Dr Rafiq teamed up with Dr Hemant Pullabhotla, also a lecturer in the Department of Economics, to teach students about business and climate change. “Our students learn about the role of governments, businesses and markets in promoting climate action across countries,” says Dr Pullabhotla. “For example, our students evaluate the efforts of different countries to meet their Nationally Determined Contributions (NDCs), which are at the heart of the Paris Agreement.”
Another student project involves evaluating the emission reduction performance of leading Australian businesses towards net-zero emission targets. “Climate change and associated weather extremities have strong implications on energy demand and supply, as well as the environment,” Dr Pullabhotla says. “Our research and teaching focus on helping students understand mitigation strategies for the present and challenges for the future.” Dr Pullabhotla’s research looks at the impact of wildfires and crop burning on infant mortality and human health globally.
Centre for Disaster Resilience and Recovery
An important part of Deakin’s work in this area is the Centre for Disaster Resilience and Recovery (CDRR). The CDRR provides research on the economic and social resilience of individuals and businesses to withstand and recover from disasters, both natural and man-made. The aim of the centre is to help create resilient businesses and communities that can adapt to a changing world by providing insights into issues related to economic resilience and recovery, green marketing, environmental sustainability management, eco-technology, water management and much more.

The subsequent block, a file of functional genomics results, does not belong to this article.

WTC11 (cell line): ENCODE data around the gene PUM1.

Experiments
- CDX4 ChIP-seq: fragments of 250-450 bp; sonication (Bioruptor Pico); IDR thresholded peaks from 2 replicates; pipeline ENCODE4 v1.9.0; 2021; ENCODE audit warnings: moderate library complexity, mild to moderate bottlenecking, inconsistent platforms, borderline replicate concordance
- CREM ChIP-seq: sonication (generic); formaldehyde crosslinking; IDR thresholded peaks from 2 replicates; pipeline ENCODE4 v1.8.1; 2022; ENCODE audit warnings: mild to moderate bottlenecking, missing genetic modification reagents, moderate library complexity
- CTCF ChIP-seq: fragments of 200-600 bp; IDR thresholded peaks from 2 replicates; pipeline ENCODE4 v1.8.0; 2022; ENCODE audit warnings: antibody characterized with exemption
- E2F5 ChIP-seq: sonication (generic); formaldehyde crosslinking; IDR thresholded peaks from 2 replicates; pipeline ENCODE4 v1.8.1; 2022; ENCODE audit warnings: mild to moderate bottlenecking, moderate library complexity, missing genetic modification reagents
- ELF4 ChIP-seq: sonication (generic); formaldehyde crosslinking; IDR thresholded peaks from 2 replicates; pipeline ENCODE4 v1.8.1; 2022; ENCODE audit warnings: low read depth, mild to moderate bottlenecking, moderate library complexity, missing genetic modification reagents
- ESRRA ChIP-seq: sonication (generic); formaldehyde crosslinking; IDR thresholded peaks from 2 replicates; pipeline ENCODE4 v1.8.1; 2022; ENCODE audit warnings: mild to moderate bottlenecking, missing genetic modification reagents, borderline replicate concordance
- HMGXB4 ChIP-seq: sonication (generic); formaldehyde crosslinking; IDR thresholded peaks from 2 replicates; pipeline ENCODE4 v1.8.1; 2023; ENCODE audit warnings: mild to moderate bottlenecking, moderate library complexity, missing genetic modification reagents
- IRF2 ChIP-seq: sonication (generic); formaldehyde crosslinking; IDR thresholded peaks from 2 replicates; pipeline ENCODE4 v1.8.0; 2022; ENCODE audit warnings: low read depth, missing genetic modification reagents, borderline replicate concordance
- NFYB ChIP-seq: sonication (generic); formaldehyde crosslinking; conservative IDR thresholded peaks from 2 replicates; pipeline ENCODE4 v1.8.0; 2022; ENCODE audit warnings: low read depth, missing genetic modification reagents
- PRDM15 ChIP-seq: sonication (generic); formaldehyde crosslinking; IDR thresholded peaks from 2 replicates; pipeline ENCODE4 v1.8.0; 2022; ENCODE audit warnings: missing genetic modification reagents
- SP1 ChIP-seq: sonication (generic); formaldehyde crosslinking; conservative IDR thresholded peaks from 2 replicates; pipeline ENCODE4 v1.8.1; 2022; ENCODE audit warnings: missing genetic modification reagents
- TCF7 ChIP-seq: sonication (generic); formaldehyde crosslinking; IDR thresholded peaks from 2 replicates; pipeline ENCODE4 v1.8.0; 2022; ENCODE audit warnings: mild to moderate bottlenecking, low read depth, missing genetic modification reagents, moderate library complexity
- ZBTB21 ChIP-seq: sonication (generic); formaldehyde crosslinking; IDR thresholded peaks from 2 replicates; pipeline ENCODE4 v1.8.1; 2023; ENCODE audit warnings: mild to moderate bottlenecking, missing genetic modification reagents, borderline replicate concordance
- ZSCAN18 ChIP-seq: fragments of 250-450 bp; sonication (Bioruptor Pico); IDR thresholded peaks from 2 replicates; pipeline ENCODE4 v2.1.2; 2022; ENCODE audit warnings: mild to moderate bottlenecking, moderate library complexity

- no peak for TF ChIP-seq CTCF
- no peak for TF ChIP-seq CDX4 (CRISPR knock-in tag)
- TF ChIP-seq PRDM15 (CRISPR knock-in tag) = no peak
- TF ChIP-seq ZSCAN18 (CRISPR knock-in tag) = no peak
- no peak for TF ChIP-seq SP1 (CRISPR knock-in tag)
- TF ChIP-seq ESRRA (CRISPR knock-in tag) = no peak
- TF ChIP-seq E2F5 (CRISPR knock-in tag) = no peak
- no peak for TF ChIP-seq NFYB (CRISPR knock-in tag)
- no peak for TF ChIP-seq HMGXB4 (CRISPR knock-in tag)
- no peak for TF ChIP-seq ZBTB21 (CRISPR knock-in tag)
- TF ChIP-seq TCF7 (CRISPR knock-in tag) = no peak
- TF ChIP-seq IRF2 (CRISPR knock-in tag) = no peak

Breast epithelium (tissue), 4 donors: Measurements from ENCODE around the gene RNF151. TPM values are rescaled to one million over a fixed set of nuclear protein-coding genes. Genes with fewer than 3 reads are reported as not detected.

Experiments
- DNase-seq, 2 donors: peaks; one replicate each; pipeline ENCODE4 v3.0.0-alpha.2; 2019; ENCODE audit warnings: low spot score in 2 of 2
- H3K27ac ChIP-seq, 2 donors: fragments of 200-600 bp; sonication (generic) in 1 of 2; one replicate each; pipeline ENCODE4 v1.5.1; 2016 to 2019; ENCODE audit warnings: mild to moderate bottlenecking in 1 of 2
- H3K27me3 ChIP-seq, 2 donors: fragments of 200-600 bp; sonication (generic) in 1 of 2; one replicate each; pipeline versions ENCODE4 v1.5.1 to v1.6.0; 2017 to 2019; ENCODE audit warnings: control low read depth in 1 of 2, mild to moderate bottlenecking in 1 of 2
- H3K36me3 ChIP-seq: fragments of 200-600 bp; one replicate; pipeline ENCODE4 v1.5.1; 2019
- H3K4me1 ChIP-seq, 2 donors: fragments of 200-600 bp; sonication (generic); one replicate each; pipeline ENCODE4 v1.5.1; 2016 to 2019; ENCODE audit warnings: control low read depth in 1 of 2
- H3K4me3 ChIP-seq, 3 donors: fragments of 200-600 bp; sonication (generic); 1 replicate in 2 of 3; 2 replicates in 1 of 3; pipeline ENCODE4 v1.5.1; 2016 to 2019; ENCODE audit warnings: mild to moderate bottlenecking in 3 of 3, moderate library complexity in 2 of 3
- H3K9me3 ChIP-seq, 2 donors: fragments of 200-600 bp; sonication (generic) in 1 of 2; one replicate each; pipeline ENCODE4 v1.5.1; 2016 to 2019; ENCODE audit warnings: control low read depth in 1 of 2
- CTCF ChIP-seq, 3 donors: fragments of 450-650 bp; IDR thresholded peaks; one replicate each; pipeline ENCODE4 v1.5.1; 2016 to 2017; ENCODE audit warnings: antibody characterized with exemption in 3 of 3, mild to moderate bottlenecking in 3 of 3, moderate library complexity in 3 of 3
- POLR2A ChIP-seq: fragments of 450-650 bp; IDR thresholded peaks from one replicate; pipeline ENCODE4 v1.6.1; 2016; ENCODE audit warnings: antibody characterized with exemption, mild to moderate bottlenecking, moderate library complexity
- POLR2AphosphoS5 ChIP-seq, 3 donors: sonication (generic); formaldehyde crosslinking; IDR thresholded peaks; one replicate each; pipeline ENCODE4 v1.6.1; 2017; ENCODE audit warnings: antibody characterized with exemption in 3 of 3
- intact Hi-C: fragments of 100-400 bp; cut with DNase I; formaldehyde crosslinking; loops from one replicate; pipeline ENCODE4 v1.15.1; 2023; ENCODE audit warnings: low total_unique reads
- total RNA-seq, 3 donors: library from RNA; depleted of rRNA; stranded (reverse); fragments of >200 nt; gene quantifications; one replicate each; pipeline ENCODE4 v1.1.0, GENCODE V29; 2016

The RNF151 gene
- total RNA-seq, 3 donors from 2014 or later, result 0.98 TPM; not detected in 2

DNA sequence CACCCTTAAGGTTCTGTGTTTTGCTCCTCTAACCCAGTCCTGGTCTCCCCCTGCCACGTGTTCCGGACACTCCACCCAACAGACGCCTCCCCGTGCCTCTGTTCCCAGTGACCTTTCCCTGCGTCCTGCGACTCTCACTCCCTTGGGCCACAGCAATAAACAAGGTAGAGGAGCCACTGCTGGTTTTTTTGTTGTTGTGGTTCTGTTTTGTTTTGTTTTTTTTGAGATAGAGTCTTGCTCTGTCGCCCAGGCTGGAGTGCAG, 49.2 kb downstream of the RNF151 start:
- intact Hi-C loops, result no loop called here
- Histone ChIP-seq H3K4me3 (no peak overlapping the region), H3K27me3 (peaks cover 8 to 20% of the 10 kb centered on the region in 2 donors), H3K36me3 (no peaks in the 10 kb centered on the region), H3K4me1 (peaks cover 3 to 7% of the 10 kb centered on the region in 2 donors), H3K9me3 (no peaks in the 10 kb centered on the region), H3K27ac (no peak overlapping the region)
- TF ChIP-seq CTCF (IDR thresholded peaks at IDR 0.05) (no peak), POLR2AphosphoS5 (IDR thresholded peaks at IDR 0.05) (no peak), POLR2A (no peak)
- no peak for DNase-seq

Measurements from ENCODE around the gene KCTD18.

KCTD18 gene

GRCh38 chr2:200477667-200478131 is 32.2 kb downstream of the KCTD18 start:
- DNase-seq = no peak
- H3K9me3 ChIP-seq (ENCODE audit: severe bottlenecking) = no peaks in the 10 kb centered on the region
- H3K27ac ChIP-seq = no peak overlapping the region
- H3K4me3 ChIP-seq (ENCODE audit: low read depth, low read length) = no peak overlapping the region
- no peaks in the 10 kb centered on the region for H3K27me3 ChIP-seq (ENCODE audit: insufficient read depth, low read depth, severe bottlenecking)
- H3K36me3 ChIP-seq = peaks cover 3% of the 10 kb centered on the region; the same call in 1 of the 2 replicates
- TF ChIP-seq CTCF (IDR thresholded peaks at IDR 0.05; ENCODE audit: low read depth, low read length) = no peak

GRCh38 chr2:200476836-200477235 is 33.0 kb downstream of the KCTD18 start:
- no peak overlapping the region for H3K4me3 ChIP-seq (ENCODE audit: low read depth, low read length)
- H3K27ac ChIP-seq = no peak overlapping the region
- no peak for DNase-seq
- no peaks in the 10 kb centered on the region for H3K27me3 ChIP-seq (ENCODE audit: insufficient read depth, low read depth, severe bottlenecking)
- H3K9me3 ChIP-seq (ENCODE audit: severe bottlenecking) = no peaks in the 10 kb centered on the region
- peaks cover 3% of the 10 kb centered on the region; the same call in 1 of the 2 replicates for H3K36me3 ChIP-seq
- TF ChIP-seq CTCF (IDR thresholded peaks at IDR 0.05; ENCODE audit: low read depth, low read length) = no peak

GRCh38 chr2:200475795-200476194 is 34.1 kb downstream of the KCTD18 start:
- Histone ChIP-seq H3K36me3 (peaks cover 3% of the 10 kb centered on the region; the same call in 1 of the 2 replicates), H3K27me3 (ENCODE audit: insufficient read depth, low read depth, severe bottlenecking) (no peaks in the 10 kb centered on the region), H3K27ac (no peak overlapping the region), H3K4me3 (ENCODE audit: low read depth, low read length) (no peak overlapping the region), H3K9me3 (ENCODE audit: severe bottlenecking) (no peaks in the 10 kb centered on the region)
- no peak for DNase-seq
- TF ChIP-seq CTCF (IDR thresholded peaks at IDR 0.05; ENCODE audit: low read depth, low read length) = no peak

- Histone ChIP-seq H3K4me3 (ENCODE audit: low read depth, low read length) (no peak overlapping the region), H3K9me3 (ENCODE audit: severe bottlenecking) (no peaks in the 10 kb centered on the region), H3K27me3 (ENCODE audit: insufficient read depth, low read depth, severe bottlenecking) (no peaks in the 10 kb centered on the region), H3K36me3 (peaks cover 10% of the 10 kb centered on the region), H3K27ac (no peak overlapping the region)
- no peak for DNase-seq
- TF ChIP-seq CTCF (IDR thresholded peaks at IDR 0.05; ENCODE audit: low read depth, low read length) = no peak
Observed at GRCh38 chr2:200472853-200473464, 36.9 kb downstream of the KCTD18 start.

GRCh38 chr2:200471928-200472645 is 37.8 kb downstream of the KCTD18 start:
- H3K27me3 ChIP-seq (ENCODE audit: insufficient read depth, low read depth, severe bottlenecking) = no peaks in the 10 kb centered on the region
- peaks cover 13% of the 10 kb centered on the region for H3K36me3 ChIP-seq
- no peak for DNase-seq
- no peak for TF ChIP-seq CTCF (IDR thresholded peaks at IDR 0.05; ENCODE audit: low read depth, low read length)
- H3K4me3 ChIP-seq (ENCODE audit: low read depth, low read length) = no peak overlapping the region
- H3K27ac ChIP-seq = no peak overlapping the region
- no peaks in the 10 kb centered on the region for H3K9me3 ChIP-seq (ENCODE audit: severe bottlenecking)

As the Director of CDRR and the Head of the Department of Economics, Professor Mehmet Ulubasoglu works with national and international government organisations, including the Bushfire and Natural Hazards Cooperative Research Centre, Rural Industries Research and Development Corporation, Asia Pacific Network, and the Asian Disaster Preparedness Centre.
“The Centre for Disaster Resilience and Recovery is recognised as a leader in innovative, high-quality research that translates into real-world applications,” Professor Ulubasoglu says. “We have many national and international research collaborations that both strengthen our expertise and offer exciting opportunities for our staff and PhD students.”
His research, along with Dr Lan Tong, a Research Fellow at the Department of Economics, examines business recovery after disasters and how disaster support programs assist businesses in the Australian context.
While addressing the most urgent issues of our times, the Department of Economics is also focused on providing research and teaching that prepares the next generation of leaders who understand the urgency of climate change and economic sustainability challenges and are prepared to tackle them.